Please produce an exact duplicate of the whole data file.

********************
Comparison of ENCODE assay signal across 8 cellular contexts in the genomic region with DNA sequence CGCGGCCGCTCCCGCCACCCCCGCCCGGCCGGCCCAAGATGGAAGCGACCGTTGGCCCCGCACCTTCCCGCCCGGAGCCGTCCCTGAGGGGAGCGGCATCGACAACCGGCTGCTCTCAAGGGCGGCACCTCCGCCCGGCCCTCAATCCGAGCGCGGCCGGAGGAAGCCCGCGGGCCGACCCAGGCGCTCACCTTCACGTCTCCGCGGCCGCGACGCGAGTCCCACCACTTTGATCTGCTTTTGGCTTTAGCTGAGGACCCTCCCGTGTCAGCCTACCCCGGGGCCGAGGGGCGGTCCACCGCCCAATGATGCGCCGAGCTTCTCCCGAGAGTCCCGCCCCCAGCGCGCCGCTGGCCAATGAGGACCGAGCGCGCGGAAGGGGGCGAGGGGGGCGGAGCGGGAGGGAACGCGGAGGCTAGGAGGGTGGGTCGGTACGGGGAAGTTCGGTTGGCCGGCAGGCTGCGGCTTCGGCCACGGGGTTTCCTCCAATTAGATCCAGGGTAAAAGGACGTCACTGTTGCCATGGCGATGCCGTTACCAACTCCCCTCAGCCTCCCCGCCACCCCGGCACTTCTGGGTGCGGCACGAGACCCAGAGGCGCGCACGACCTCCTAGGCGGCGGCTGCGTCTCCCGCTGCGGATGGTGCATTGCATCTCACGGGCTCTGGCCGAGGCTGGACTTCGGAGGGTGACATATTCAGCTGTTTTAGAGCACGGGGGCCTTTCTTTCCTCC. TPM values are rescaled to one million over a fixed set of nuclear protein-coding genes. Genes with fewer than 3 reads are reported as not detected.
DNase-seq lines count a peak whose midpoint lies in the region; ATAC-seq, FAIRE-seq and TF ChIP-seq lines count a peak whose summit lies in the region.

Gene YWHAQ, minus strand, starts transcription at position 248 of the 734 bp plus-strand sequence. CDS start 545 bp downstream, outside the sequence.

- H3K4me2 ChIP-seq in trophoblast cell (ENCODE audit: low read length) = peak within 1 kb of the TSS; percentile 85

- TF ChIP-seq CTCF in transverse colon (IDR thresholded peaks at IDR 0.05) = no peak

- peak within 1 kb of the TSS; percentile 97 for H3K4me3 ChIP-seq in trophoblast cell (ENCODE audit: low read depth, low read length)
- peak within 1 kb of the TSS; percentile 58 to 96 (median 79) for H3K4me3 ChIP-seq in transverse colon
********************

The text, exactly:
Comparison of ENCODE assay signal across 8 cellular contexts in the genomic region with DNA sequence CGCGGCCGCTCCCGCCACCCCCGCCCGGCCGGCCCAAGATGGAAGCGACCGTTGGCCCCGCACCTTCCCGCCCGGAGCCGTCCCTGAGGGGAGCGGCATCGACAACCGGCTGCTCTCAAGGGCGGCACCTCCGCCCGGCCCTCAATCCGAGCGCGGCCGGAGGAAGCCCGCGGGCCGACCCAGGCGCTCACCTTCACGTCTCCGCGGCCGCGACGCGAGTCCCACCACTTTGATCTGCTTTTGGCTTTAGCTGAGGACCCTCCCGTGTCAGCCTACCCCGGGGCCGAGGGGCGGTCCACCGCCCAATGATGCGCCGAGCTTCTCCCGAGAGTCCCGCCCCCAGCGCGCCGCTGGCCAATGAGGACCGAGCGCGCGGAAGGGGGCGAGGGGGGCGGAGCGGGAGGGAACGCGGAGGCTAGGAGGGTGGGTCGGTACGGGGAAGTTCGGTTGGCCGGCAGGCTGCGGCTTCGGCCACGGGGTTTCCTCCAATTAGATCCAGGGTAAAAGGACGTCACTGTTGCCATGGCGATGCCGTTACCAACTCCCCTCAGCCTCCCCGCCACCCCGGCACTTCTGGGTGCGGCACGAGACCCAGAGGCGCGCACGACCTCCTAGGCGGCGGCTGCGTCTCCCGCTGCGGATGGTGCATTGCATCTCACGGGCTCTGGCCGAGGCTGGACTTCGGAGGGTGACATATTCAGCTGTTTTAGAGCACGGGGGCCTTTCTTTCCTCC. TPM values are rescaled to one million over a fixed set of nuclear protein-coding genes. Genes with fewer than 3 reads are reported as not detected.
DNase-seq lines count a peak whose midpoint lies in the region; ATAC-seq, FAIRE-seq and TF ChIP-seq lines count a peak whose summit lies in the region.

Gene YWHAQ, minus strand, starts transcription at position 248 of the 734 bp plus-strand sequence. CDS start 545 bp downstream, outside the sequence.

- H3K4me2 ChIP-seq in trophoblast cell (ENCODE audit: low read length) = peak within 1 kb of the TSS; percentile 85

- TF ChIP-seq CTCF in transverse colon (IDR thresholded peaks at IDR 0.05) = no peak

- peak within 1 kb of the TSS; percentile 97 for H3K4me3 ChIP-seq in trophoblast cell (ENCODE audit: low read depth, low read length)
- peak within 1 kb of the TSS; percentile 58 to 96 (median 79) for H3K4me3 ChIP-seq in transverse colon